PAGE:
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<p>A Raleigh physician, frustrated with the standard way care gets practiced, goes back to making housecalls and finds her niche.
By Jennifer Ferris
MedPage Today/ North Carolina Health News
There was a time when Jerry Bell, 72, hadn’t seen a doctor in more than two decades. Despite having a pack-a-day smoking habit and critically high blood pressure, the Chapel Hill retiree refused to walk through the doors of a medical office.
Nine years ago, lying in her bed, suffering a case of bronchitis so bad she couldn’t sit up, Bell finally told her husband, “OK, I’ll go in.” But Bell’s husband had a better solution. He called Shohreh Taavoni, a neighbor in their golf course community who made house calls as part of her practice.
Taavoni treated the initial case of bronchitis and went on to solve Bell’s blood pressure issues, skin concerns and cholesterol problems – all without a single office visit. And Bell has never been healthier.
“We’ve taken [Bell] off many, many medications in the past few months,” Taavoni said proudly, sitting at the oak table in Bell’s spacious kitchen. “We’ve been able to monitor her cholesterol and taper all her medicines as her blood work changed.”
Bell is one of thousands of patients cared for by Taavoni’s practice, Doctors Making Housecalls. Although for some doctors the idea of home visits seems antiquated, improved outcomes like Bell’s mean even Medicare is taking notice. In a little over a decade, the practice has exploded in popularity, with Taavoni and more than 40 other providers in North Carolina innovating new ways to bring health care home.
The practice has tracked patient outcomes and costs for two years as part of a Medicare demonstration project exploring at-home care for complex and elderly patients. In that time, patients have spent less time in hospitals, had fewer emergency room visits and have spent less on health care overall.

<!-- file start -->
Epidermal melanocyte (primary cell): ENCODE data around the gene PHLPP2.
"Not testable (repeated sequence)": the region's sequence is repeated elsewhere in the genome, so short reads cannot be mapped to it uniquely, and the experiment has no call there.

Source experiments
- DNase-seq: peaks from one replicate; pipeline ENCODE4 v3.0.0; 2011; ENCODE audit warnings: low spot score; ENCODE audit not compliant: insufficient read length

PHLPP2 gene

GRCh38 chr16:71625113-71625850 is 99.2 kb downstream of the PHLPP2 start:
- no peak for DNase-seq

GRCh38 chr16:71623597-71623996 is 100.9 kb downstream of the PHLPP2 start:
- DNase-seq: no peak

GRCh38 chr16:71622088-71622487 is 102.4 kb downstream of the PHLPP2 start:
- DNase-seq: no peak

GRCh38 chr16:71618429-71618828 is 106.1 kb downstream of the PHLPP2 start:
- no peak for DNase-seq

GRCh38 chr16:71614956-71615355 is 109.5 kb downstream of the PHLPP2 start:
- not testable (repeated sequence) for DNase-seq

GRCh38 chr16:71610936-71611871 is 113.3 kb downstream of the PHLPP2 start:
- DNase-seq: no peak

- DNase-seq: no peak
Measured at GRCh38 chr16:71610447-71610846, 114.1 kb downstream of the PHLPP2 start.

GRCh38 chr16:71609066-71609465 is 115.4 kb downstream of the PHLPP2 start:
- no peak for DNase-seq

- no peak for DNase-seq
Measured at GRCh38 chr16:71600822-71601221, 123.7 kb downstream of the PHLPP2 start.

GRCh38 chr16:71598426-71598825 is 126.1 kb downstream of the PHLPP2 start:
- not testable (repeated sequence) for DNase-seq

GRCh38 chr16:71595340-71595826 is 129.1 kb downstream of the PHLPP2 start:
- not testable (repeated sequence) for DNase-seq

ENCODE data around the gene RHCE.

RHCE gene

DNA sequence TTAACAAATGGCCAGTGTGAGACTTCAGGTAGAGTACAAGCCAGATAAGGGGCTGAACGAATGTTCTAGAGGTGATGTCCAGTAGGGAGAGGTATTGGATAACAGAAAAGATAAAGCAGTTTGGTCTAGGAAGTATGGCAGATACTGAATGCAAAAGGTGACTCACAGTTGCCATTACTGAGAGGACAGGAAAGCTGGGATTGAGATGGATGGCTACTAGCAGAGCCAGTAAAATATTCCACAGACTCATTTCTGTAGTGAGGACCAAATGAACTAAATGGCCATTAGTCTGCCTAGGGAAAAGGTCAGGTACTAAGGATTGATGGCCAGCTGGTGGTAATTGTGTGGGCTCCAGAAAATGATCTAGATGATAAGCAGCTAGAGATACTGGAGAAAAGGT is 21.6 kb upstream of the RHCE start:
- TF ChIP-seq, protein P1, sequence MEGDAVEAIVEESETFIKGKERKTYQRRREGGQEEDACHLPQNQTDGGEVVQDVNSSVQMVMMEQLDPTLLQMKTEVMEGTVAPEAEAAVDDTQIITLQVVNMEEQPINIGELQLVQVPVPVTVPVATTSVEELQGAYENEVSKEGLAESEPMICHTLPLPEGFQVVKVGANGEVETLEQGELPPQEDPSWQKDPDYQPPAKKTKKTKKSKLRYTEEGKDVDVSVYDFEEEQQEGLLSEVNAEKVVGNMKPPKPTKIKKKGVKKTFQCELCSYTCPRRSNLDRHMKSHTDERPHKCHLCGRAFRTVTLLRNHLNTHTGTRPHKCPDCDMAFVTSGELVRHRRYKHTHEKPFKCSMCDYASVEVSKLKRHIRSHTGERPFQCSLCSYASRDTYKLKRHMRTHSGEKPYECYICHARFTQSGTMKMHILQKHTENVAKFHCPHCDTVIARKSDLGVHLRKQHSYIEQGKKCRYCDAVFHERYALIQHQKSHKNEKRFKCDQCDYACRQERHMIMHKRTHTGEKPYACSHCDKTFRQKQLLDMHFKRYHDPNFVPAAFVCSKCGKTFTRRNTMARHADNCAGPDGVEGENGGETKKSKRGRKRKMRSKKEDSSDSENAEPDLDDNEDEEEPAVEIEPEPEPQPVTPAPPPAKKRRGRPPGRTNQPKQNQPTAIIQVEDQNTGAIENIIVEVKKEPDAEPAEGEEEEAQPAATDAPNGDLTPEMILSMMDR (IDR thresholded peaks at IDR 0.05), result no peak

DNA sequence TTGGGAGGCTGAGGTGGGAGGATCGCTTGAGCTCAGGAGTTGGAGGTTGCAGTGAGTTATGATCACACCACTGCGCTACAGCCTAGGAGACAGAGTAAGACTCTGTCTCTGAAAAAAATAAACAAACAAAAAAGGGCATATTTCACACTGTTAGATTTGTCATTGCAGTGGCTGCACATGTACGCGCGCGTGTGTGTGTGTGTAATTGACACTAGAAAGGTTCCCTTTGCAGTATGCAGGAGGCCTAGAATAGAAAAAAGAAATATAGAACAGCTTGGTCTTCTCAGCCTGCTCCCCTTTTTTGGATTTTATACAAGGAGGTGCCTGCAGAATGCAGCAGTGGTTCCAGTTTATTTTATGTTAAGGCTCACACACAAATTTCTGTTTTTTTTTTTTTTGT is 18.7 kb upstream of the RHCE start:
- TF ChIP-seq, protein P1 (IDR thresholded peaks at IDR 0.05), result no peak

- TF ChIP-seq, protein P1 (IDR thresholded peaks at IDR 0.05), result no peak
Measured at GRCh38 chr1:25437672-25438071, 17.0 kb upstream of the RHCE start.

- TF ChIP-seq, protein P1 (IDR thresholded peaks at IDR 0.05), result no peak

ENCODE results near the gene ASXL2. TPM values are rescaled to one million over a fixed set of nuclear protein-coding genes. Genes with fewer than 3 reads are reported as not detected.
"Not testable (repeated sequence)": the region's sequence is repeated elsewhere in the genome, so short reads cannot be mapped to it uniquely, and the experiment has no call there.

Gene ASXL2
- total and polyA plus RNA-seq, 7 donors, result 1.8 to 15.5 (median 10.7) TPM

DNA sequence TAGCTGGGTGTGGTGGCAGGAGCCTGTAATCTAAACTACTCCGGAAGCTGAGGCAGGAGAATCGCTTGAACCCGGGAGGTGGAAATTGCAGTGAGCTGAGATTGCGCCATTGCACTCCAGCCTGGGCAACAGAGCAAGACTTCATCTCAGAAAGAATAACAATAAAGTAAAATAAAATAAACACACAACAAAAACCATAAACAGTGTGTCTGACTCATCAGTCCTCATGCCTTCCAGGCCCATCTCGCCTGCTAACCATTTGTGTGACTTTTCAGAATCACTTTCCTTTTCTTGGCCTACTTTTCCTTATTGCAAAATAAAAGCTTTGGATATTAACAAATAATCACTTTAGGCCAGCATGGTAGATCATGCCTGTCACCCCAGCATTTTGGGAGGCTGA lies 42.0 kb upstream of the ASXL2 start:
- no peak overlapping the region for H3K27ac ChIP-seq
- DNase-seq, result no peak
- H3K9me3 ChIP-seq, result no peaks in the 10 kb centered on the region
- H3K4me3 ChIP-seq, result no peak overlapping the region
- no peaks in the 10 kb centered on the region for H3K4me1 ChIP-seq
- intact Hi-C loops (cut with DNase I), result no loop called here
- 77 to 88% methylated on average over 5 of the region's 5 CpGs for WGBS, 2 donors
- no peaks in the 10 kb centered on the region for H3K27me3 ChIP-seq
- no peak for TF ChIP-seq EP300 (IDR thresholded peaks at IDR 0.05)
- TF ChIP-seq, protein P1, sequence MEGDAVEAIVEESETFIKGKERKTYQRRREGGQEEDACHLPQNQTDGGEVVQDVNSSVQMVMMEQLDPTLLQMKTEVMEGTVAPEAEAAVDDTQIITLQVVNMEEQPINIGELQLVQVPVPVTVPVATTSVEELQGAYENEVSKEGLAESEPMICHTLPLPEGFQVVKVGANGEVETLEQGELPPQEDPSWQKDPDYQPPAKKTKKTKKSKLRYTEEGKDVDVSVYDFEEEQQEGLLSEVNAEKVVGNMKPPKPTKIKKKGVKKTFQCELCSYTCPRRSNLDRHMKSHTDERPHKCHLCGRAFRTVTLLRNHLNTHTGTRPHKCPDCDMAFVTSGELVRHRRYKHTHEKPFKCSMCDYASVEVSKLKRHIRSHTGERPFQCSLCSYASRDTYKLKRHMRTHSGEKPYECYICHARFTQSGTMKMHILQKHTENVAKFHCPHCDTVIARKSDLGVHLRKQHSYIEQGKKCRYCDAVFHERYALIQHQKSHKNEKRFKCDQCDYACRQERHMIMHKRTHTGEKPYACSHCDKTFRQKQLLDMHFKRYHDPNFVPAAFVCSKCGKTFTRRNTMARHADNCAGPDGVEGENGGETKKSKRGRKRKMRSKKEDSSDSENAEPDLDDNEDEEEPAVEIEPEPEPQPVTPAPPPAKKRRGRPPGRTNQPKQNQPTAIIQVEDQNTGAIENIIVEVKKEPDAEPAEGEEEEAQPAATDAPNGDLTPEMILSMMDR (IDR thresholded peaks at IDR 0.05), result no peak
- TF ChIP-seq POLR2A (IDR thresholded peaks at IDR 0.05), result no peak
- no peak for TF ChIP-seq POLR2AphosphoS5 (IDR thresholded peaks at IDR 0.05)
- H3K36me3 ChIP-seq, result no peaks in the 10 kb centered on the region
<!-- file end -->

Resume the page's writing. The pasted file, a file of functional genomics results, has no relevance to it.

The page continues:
Taavoni said that although she built the practice for patient convenience, she now sees it as a solid solution to both provider burnout and the rising cost of consumer health.
In the late 1980s, after finishing her residency at the University of Hawaii and a fellowship in rheumatology at the University of North Carolina-Chapel Hill, Taavoni was still unsure how she wanted to practice medicine. She worked short-term locum tenens assignments for three and a half years, trying to find a practice that she loved. She studied each office she worked in, noting whether she liked the doctors and if the patients seemed happy.
When she finally settled down at Capitol Family Medicine in Raleigh, Taavoni said, she was sure she’d found a solid fit. But she quickly became disenchanted with that practice’s shortcomings.
“Patients were calling, saying they were too sick to come in,” Taavoni explained. “We had elderly patients who couldn’t come in. They were too fragile to move or they had no one to bring them.”
Taavoni reflected on the medical care she experienced as a small child in Iran. She fondly remembered a doctor coming to her house to treat illness or injury. “It was just how it was done there,” she said. “That way people weren’t exposed to other viruses or bacteria in an office.”
Taavoni then turned to her husband, a physician and entrepreneur, and asked, “What if I did something different? Could we do house calls?”